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I've just moved into a house where I'm concerned that an energy audit might find problems. The clue is that the windows appear to be old single-pane windows. Once it's cold out I can borrow an infrared camera and go around checking to see how bad things are and exactly where the greatest heat losses are. But it's hard to install new windows in winter. What can I do now to anticipate where the problems will be?

  • If in the winter you would determine that you have an unacceptably large heat loss through your windows, then you would not be under any obligation to immediately install new windows, right? Wait until you get the results of this energy audit. – Jim Stewart Aug 25 at 8:17
  • @JimStewart - I get depressed when I am living in a drafty house. Where I live it's a long winter and workmen will not, in my experience, replace a window in winter. – aparente001 Aug 25 at 15:28
  • Generally, the best energy retrofit (from best to least) is: 1) fixing air leaks, 2) adding attic / ceiling insulation up to 16” - 20” thick, depending on your location, 3) adding wall insulation, 4) adding floor insulation, 5) adding retrofit single pane glass to existing single pane windows, 6) replace single pane windows with double pane windows. – Lee Sam Aug 25 at 16:37
  • @LeeSam - Thank you. If I ask a separate question, how to add single pane glass to existing single pane windows, will you post an answer? Maybe you have a link to a good how-to? – aparente001 Aug 25 at 22:15
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    It’s called “window inserts”. You could probably google that... or, here’s a good site that explains that method of retrofit: treehugger.com/sustainable-product-design/amp/… – Lee Sam Aug 25 at 22:38
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One way is to heat the whole house so it is above the outside ambient temperature, say 24 degrees C, then use a thermal camera to take pictures of the outside walls and roof surfaces of the house.

Those walls, windows etc that are loosing heat faster than other surfaces or parts of surfaces show up. If the camera is calibrated then it will provide a scale showing the relative temperatures.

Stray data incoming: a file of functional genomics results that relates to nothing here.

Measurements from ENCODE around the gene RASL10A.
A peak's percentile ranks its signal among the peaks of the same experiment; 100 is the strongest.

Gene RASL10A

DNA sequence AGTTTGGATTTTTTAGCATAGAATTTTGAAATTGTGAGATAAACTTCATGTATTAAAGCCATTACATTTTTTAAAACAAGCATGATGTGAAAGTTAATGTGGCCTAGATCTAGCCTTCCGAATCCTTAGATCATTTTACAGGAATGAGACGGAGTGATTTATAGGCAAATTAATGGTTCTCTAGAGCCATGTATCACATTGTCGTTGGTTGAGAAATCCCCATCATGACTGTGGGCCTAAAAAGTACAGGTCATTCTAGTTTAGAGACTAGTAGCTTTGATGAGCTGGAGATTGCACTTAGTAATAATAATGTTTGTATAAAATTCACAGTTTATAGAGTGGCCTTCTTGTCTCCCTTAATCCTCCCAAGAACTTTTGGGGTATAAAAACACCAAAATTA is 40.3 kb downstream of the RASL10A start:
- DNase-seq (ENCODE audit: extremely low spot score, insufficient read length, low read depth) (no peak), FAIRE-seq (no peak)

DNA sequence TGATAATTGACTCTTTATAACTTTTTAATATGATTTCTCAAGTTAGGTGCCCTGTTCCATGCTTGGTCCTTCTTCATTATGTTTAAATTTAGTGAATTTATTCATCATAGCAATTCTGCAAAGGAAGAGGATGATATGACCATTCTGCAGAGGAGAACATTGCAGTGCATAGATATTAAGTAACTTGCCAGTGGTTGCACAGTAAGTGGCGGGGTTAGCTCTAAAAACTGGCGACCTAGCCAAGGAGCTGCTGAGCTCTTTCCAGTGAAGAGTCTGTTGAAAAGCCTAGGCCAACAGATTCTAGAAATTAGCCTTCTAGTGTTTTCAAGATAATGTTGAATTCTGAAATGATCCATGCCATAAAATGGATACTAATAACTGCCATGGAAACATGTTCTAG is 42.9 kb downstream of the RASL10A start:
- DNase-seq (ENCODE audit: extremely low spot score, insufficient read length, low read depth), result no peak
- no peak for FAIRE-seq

• Brilliant. Thank you. – aparente001 Aug 25 at 15:19
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The general principle to use is that actual air leaks are a lot worse than just having poor insulation.

Look around your doors, windows, plumbing, attic/basement/crawlspace access hatches, fireplace, and anywhere else where there's a hole in the wall. Anywhere you feel air movement is an issue. Anywhere you can see daylight (that's not glass) is an issue.

  • So, you're saying that single pane glass is not a deal breaker for keeping warm if I sit on an arm chair or sofa that's placed near the window (as long as there are no gaps around the frame)? – aparente001 Aug 25 at 15:30
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    Yeah, (well-maintained) single planed glass isn't as bad as people think, to the point where upgrading to double-paned windows doesn't have a great return. It's not as good as double-paned, it's just not worth upgrading in most cases. – user3757614 Aug 25 at 16:24
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    @user3757614 I agree. We have priced the cost of replacing single pane windows with double pane and the payback is 40-50 years. – Lee Sam Aug 25 at 16:27
  • As a side note, really old houses were built assuming people would be wearing sweaters indoors, have heavy curtains, and keep the heat low during winter. Modern construction techniques assume people want to be comfortable in a T-shirt in the dead of winter. While bringing your home up to modern standards would be nice, adjusting your expectations would be cheaper. – user3757614 Aug 25 at 16:30
  • That is a very good point about thick curtains. I think that is something I neglected to do where I was living last year, which I did do in my previous house. – aparente001 Aug 25 at 22:14
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My answer is old school but it has worked for me many times. Get a roll of that semi clear plastic and tape a piece to the entire inside window frame, basically sealing it. Any air leaking will either bow or suck in the plastic. you can then work on fixing any leaks and will know when you've succeeded because the plastic will quit moving. here is a link to the type of plastic I used. https://www.amazon.com/Premier-Clear-Plastic-Cloth I also used the blue painters tape so i wouldn't damage the walls or frame.

  • Somehow I missed this. This would also be worthy of a green checkmark. Thank you very much. – aparente001 Aug 25 at 15:29
  • Do this to all the windows. It will definitely stop the drafts. I did it in a house I lived in in Grand Rapids, cut the heating bill in half. – JACK Aug 25 at 15:29
  • The plastic taping procedure you're recommending -- is it a diagnostic, or is it a remediation, or both? Can you post a link to the type of plastic and the type of tape? Also, do I tape it to the window frame (not the edge of the wall)? – aparente001 Aug 25 at 15:31
  • It ended up being both because we were renting and the owner had no intention of installing new windows. I did add some weathering stripping around the doors because we didn't want to keep the plastic up there. You can tape the frame or wall, whichever give you a better seal. If you suspect a leak between the frame and wall, then tape the wall. – JACK Aug 25 at 16:09
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    I used the blue painter's tape. – JACK Aug 25 at 22:36

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